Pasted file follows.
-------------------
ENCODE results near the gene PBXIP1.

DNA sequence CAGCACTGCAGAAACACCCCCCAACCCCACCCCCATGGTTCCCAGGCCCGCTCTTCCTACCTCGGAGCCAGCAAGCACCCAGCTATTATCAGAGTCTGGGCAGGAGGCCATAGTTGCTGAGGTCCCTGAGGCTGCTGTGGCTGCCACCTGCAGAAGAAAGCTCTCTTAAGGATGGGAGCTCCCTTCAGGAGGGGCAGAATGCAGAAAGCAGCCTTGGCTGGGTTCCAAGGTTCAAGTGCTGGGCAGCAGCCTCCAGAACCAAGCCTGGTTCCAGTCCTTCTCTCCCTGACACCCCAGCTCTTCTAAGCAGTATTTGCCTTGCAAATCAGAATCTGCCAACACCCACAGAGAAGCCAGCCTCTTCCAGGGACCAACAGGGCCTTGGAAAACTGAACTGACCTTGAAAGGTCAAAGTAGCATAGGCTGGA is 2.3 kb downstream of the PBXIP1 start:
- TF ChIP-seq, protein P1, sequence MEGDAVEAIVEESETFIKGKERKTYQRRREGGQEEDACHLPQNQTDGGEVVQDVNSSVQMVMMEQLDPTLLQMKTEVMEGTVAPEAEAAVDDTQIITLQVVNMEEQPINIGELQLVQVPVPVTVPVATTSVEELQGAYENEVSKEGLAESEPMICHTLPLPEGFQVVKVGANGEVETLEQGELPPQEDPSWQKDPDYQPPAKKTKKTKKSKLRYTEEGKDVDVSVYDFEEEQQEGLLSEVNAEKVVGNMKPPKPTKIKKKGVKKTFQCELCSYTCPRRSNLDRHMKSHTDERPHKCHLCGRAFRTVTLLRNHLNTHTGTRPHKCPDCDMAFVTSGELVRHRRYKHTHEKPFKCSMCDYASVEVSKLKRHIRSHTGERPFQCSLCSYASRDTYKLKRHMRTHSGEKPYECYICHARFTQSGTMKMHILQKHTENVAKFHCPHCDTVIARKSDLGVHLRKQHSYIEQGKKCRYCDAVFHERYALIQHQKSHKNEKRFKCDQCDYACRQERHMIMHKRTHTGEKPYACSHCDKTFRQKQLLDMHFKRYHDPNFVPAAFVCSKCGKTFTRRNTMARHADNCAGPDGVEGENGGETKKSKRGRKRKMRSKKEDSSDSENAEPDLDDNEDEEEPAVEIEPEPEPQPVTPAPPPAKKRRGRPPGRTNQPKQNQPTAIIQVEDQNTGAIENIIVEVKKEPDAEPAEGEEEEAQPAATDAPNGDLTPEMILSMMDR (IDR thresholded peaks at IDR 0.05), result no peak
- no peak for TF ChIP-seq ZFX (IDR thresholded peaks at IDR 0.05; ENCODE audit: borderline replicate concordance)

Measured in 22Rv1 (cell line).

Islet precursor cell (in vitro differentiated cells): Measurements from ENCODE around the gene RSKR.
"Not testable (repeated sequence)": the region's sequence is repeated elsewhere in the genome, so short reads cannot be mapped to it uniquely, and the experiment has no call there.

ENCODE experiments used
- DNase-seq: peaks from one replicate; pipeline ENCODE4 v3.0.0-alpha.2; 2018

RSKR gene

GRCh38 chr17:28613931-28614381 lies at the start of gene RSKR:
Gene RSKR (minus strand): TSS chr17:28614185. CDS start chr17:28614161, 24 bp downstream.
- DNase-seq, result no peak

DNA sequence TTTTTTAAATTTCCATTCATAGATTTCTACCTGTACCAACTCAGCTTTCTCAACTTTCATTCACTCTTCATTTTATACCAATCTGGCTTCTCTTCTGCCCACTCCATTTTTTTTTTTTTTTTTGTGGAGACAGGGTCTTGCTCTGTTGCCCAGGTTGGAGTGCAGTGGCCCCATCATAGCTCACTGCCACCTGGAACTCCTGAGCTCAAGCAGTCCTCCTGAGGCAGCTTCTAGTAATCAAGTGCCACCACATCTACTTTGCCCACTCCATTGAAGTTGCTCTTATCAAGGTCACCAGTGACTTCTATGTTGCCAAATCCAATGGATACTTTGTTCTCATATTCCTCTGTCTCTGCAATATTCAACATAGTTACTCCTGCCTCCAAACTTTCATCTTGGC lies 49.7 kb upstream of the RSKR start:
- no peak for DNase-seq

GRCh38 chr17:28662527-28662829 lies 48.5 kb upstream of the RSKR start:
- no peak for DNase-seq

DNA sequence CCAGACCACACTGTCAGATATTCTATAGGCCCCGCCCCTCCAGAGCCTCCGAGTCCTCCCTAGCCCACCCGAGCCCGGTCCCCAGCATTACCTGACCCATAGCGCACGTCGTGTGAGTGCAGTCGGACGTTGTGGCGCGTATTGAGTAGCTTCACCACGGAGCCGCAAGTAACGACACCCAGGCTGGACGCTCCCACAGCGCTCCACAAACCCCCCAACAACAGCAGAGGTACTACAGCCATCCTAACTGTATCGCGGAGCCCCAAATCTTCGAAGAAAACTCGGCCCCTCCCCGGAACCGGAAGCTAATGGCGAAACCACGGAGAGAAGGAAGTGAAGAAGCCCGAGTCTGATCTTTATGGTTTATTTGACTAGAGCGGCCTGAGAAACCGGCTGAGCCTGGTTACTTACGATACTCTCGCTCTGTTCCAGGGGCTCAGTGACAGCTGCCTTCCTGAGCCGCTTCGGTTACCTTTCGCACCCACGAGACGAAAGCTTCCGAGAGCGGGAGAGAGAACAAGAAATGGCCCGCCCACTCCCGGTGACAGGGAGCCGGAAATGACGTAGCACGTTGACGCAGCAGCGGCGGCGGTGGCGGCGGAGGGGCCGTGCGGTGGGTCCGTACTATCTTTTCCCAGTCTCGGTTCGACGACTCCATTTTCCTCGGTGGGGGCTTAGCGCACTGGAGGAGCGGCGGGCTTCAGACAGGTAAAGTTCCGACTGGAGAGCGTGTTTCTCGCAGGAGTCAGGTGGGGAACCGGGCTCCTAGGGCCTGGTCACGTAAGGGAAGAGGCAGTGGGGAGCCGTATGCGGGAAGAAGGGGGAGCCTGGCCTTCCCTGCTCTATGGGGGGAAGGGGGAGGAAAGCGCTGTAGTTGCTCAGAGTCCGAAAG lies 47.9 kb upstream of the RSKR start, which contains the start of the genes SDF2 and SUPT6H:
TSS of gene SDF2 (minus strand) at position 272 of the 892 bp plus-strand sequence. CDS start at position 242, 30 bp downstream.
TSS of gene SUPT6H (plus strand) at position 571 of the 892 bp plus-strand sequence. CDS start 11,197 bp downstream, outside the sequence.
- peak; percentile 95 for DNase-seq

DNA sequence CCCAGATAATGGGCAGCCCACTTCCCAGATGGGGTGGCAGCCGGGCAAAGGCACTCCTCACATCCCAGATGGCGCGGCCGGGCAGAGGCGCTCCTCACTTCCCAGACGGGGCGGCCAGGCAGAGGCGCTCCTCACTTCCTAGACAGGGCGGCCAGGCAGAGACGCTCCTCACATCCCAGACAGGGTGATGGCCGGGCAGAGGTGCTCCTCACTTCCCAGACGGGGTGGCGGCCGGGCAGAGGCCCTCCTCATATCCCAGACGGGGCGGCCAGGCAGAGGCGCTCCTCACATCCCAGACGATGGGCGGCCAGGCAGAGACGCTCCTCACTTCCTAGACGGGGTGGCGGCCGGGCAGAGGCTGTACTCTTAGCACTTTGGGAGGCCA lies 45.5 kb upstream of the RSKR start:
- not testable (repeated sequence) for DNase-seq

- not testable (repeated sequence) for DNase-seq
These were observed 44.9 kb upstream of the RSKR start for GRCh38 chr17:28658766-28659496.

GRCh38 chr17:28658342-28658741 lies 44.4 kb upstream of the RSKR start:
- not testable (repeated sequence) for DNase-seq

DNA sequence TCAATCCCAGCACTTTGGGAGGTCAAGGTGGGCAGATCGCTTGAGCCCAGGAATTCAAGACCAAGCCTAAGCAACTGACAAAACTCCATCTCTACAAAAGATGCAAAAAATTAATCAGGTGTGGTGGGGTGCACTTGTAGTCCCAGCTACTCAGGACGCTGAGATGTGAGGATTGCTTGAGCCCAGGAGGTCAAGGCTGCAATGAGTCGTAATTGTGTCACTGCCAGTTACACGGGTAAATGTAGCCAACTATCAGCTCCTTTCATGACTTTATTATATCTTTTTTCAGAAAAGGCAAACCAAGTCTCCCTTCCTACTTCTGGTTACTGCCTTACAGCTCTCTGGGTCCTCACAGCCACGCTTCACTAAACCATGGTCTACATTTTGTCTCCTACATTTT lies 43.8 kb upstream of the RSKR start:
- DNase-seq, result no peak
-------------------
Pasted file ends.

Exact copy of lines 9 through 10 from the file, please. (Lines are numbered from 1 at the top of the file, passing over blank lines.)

- DNase-seq: peaks from one replicate; pipeline ENCODE4 v3.0.0-alpha.2; 2018

RSKR gene